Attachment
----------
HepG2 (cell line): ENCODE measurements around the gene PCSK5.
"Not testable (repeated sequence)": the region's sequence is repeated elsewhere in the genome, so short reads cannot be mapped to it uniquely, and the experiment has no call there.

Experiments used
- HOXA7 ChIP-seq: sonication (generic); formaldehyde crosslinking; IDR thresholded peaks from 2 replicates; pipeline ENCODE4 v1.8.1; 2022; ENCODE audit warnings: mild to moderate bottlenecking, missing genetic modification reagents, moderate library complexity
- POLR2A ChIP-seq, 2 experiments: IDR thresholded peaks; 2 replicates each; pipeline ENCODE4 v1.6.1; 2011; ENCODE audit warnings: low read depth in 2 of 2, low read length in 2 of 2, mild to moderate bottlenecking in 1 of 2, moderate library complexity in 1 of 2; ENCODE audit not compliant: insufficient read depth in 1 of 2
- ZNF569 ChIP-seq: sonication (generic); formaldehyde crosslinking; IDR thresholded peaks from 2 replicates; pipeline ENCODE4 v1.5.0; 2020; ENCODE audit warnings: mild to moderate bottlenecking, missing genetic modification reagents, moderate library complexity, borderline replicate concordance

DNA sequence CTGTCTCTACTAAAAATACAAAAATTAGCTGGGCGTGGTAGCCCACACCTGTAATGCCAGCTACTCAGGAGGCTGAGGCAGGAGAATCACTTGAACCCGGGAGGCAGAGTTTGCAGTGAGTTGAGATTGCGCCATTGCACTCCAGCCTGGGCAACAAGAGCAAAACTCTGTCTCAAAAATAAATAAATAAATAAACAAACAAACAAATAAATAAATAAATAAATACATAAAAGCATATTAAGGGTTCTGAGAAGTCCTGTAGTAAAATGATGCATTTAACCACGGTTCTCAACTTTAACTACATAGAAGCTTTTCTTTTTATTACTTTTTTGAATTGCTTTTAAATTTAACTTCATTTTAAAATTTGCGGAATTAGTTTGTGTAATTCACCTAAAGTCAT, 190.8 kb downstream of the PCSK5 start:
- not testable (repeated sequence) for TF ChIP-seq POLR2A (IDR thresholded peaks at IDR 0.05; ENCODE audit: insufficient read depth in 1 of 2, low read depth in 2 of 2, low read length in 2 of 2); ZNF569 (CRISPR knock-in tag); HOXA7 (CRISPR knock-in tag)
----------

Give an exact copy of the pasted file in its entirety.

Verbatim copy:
HepG2 (cell line): ENCODE measurements around the gene PCSK5.
"Not testable (repeated sequence)": the region's sequence is repeated elsewhere in the genome, so short reads cannot be mapped to it uniquely, and the experiment has no call there.

Experiments used
- HOXA7 ChIP-seq: sonication (generic); formaldehyde crosslinking; IDR thresholded peaks from 2 replicates; pipeline ENCODE4 v1.8.1; 2022; ENCODE audit warnings: mild to moderate bottlenecking, missing genetic modification reagents, moderate library complexity
- POLR2A ChIP-seq, 2 experiments: IDR thresholded peaks; 2 replicates each; pipeline ENCODE4 v1.6.1; 2011; ENCODE audit warnings: low read depth in 2 of 2, low read length in 2 of 2, mild to moderate bottlenecking in 1 of 2, moderate library complexity in 1 of 2; ENCODE audit not compliant: insufficient read depth in 1 of 2
- ZNF569 ChIP-seq: sonication (generic); formaldehyde crosslinking; IDR thresholded peaks from 2 replicates; pipeline ENCODE4 v1.5.0; 2020; ENCODE audit warnings: mild to moderate bottlenecking, missing genetic modification reagents, moderate library complexity, borderline replicate concordance

DNA sequence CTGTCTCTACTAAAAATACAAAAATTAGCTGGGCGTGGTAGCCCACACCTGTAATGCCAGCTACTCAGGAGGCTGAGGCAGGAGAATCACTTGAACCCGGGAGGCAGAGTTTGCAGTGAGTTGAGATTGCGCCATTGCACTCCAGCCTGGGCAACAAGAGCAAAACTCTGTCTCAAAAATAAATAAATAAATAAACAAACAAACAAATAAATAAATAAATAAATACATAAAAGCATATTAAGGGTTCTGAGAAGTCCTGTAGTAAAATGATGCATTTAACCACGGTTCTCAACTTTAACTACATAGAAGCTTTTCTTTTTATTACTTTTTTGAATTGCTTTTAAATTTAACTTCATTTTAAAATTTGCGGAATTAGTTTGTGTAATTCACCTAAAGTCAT, 190.8 kb downstream of the PCSK5 start:
- not testable (repeated sequence) for TF ChIP-seq POLR2A (IDR thresholded peaks at IDR 0.05; ENCODE audit: insufficient read depth in 1 of 2, low read depth in 2 of 2, low read length in 2 of 2); ZNF569 (CRISPR knock-in tag); HOXA7 (CRISPR knock-in tag)